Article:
a first finger extending axially from the backing surface, the first finger having a first end, a second end, and a tooth, the first end of the first finger disposed on the backing surface, and the tooth of the first finger formed on the second end of the first finger and having a retention surface abutting the second engagement surface of the housing, and
a second finger extending axially from the backing surface, the second finger having a first end, a second end, and a tooth, the first end of the second finger disposed on the backing surface, and the tooth of the second finger formed on the second end of the second finger and having a retention surface abutting the second engagement surface of the housing.
18. The sensor assembly of claim 17, wherein:
the first finger is spaced apart from the main body;
the second finger is spaced apart from the main body; and
a length from the tooth of the first finger to the tooth of the second finger is greater than a corresponding width of the opening of the housing.
19. The sensor assembly of claim 17, wherein:
the backing surface extends circumferentially around an entirety of the main body.
20. The sensor assembly of claim 17, wherein:
the main body and the first finger comprise a material selected from the group consisting of glass-reinforced nylon and polyphenylene sulfide plastic.
Description
STATEMENT REGARDING FEDERALLY SPONSORED RESEARCH OR DEVELOPMENT

This invention was made with Government support under DE-FC26-07NT43123 awarded by the United States Department of Energy. The Government has certain rights in this invention.

TECHNICAL FIELD

The present invention generally relates to vehicles, and more particularly relates to sensor mount assemblies and sensor assemblies for use in vehicles.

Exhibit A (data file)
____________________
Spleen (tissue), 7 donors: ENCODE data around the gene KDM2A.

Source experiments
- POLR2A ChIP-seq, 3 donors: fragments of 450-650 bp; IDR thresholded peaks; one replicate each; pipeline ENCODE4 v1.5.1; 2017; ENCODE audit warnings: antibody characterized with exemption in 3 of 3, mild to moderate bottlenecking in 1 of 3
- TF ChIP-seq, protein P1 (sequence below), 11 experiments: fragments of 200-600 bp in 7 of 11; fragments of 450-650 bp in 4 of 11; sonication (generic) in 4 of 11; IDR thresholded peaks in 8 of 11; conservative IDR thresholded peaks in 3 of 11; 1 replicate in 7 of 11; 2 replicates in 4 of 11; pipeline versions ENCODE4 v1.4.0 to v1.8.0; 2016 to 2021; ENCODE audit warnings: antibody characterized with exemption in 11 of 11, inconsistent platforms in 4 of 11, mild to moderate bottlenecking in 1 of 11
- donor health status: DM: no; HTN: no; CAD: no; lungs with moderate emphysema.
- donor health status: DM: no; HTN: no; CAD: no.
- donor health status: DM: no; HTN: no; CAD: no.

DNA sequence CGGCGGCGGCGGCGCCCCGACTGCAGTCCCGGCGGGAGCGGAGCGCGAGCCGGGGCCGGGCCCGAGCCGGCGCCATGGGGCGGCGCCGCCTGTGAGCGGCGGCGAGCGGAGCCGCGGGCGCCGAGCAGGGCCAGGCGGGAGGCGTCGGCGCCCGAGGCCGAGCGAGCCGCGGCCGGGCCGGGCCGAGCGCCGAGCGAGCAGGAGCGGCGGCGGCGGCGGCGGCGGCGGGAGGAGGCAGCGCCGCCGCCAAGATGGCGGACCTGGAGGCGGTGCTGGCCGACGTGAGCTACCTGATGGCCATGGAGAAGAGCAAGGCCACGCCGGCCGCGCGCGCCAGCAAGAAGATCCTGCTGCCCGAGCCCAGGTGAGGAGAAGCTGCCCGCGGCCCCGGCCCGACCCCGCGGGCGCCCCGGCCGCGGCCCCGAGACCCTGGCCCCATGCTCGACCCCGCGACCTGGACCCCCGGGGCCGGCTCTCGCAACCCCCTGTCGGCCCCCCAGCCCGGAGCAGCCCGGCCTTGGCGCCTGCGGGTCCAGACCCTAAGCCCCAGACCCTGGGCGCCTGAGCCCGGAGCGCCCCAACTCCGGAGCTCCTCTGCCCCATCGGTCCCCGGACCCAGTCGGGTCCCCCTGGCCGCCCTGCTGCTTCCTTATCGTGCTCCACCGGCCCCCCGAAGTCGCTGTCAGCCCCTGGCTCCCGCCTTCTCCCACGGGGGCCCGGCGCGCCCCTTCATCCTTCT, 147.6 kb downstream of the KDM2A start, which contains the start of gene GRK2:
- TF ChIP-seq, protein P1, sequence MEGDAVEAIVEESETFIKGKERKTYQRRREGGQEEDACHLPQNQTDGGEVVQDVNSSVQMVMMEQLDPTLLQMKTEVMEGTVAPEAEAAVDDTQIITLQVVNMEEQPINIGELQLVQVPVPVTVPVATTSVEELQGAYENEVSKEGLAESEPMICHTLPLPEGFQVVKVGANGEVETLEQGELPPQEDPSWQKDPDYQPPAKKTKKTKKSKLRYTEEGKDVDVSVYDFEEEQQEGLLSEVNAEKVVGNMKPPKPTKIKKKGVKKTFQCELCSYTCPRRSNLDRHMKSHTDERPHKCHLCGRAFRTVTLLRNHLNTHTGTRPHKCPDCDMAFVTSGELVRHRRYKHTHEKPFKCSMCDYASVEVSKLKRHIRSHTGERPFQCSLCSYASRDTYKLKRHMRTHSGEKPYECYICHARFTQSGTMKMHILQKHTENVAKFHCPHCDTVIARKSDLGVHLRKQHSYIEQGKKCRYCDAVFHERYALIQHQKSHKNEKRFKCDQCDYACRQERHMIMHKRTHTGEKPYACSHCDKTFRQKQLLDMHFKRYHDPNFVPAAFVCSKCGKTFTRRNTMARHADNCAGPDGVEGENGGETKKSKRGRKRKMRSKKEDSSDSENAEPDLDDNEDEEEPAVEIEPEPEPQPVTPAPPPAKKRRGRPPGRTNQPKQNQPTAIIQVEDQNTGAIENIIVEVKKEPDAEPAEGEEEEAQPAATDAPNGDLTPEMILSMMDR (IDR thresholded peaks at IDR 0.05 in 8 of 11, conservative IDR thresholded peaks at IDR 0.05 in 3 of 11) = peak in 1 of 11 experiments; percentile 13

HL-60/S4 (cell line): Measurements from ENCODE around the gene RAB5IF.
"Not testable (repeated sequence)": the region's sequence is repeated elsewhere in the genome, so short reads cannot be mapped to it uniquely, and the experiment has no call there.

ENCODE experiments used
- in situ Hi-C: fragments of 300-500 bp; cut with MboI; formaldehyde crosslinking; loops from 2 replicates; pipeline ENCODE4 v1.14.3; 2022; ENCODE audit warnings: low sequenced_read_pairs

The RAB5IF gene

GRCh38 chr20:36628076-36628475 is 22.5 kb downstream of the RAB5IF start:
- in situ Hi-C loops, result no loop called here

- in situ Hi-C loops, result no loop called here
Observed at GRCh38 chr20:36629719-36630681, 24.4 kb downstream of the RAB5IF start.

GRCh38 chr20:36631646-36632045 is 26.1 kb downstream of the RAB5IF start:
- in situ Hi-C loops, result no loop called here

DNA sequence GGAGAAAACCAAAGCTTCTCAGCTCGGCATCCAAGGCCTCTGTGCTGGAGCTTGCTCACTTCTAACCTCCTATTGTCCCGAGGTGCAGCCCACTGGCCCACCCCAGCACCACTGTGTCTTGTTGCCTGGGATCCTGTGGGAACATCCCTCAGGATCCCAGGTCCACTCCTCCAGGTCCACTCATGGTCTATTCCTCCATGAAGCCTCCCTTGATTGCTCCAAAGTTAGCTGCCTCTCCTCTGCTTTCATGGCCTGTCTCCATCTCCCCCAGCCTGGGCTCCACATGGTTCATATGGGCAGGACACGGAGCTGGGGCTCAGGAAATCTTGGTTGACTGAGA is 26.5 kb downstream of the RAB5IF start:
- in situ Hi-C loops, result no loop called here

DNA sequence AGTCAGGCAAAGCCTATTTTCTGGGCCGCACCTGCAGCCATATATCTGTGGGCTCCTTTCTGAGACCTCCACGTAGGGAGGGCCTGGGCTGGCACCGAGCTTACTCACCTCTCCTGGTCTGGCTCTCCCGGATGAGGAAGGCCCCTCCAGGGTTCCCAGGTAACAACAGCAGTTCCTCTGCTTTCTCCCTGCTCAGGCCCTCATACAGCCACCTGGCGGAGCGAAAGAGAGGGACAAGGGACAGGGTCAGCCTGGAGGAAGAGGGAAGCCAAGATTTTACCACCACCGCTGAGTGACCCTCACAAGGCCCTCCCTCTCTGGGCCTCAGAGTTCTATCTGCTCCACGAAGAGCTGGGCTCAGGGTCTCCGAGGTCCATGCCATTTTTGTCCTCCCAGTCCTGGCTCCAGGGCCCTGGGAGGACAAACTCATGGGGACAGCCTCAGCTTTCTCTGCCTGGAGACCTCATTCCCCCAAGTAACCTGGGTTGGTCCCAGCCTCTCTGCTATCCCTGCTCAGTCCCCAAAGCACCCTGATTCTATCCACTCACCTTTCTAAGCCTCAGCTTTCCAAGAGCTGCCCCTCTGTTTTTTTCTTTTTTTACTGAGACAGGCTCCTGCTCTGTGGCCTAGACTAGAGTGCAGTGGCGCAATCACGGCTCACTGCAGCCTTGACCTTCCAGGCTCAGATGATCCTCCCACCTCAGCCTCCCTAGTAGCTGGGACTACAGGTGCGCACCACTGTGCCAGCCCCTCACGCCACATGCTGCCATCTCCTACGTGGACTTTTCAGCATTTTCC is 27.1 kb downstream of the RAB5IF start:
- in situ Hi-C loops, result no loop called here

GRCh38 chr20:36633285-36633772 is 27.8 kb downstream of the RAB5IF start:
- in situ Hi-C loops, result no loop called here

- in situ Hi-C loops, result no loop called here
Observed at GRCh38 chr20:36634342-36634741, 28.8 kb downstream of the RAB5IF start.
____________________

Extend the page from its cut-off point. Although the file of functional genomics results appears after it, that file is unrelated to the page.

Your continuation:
BACKGROUND OF THE INVENTION

Vehicles can utilize electric traction motors to drive wheels. In such case, a vehicle may include a multi-phase alternating current (AC) motor coupled to a power inverter. The power inverter converts direct current (DC) from a power source to alternating current that can be used by the AC motor. Typically, the power inverter includes components, such as insulated gate bipolar transistors (IGBTs) and a direct bonded copper (DBC) substrate. The IGBTs act as switches used in converting the power from DC to AC and are mounted on the DBC substrate. The DBC substrate includes integrated bus bars that may be combined with a circuit card and a signal connector to provide a power electronics package for the vehicle.

As the vehicle starts, changes cruising speeds, accelerates and/or brakes, power demands of the electric traction motor driving the vehicle may fluctuate over a relatively wide range (e.g., in a range of from about 5 kW to about 120 kW). These power demand fluctuations may be relatively wide, which may cause temperature changes in the power inverters during operation. Over time, the operability of the power inverter may degrade due to the temperature changes. Specifically, because IGBTs and DBCs may be made of different materials, they may expand and/or contract at different rates and thus, may shift positions relative to each another.